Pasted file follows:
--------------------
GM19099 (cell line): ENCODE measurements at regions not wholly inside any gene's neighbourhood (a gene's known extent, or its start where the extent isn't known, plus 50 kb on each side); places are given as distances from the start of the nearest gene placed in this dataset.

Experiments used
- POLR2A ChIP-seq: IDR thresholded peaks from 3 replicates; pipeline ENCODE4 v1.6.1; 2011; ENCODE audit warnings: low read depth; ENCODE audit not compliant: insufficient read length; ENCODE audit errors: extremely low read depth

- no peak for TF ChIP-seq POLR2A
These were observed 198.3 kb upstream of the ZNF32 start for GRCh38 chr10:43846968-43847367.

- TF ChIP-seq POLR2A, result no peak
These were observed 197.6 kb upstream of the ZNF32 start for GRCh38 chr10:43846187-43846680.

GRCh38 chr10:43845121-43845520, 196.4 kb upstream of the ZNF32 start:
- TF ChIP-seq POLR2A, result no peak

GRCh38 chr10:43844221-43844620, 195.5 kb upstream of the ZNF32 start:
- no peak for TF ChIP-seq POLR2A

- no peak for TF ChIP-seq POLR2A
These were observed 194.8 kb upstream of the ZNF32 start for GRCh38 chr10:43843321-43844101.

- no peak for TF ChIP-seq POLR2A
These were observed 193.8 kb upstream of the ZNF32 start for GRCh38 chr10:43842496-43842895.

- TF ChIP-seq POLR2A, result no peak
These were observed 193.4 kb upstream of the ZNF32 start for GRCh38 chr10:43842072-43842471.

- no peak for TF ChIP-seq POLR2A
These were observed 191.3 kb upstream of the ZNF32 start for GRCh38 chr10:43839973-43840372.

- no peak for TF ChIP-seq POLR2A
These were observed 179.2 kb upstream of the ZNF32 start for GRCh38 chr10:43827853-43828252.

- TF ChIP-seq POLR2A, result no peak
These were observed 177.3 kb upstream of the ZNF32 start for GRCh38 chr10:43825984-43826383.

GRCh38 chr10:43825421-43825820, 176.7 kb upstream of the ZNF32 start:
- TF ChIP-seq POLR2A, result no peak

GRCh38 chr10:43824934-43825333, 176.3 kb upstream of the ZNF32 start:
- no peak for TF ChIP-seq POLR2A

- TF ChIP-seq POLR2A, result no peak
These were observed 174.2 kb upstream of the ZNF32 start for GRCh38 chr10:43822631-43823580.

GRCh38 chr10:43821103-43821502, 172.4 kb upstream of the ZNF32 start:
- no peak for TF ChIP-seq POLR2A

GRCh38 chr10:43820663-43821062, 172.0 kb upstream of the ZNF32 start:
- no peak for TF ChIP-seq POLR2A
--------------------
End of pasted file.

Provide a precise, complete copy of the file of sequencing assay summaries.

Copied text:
GM19099 (cell line): ENCODE measurements at regions not wholly inside any gene's neighbourhood (a gene's known extent, or its start where the extent isn't known, plus 50 kb on each side); places are given as distances from the start of the nearest gene placed in this dataset.

Experiments used
- POLR2A ChIP-seq: IDR thresholded peaks from 3 replicates; pipeline ENCODE4 v1.6.1; 2011; ENCODE audit warnings: low read depth; ENCODE audit not compliant: insufficient read length; ENCODE audit errors: extremely low read depth

- no peak for TF ChIP-seq POLR2A
These were observed 198.3 kb upstream of the ZNF32 start for GRCh38 chr10:43846968-43847367.

- TF ChIP-seq POLR2A, result no peak
These were observed 197.6 kb upstream of the ZNF32 start for GRCh38 chr10:43846187-43846680.

GRCh38 chr10:43845121-43845520, 196.4 kb upstream of the ZNF32 start:
- TF ChIP-seq POLR2A, result no peak

GRCh38 chr10:43844221-43844620, 195.5 kb upstream of the ZNF32 start:
- no peak for TF ChIP-seq POLR2A

- no peak for TF ChIP-seq POLR2A
These were observed 194.8 kb upstream of the ZNF32 start for GRCh38 chr10:43843321-43844101.

- no peak for TF ChIP-seq POLR2A
These were observed 193.8 kb upstream of the ZNF32 start for GRCh38 chr10:43842496-43842895.

- TF ChIP-seq POLR2A, result no peak
These were observed 193.4 kb upstream of the ZNF32 start for GRCh38 chr10:43842072-43842471.

- no peak for TF ChIP-seq POLR2A
These were observed 191.3 kb upstream of the ZNF32 start for GRCh38 chr10:43839973-43840372.

- no peak for TF ChIP-seq POLR2A
These were observed 179.2 kb upstream of the ZNF32 start for GRCh38 chr10:43827853-43828252.

- TF ChIP-seq POLR2A, result no peak
These were observed 177.3 kb upstream of the ZNF32 start for GRCh38 chr10:43825984-43826383.

GRCh38 chr10:43825421-43825820, 176.7 kb upstream of the ZNF32 start:
- TF ChIP-seq POLR2A, result no peak

GRCh38 chr10:43824934-43825333, 176.3 kb upstream of the ZNF32 start:
- no peak for TF ChIP-seq POLR2A

- TF ChIP-seq POLR2A, result no peak
These were observed 174.2 kb upstream of the ZNF32 start for GRCh38 chr10:43822631-43823580.

GRCh38 chr10:43821103-43821502, 172.4 kb upstream of the ZNF32 start:
- no peak for TF ChIP-seq POLR2A

GRCh38 chr10:43820663-43821062, 172.0 kb upstream of the ZNF32 start:
- no peak for TF ChIP-seq POLR2A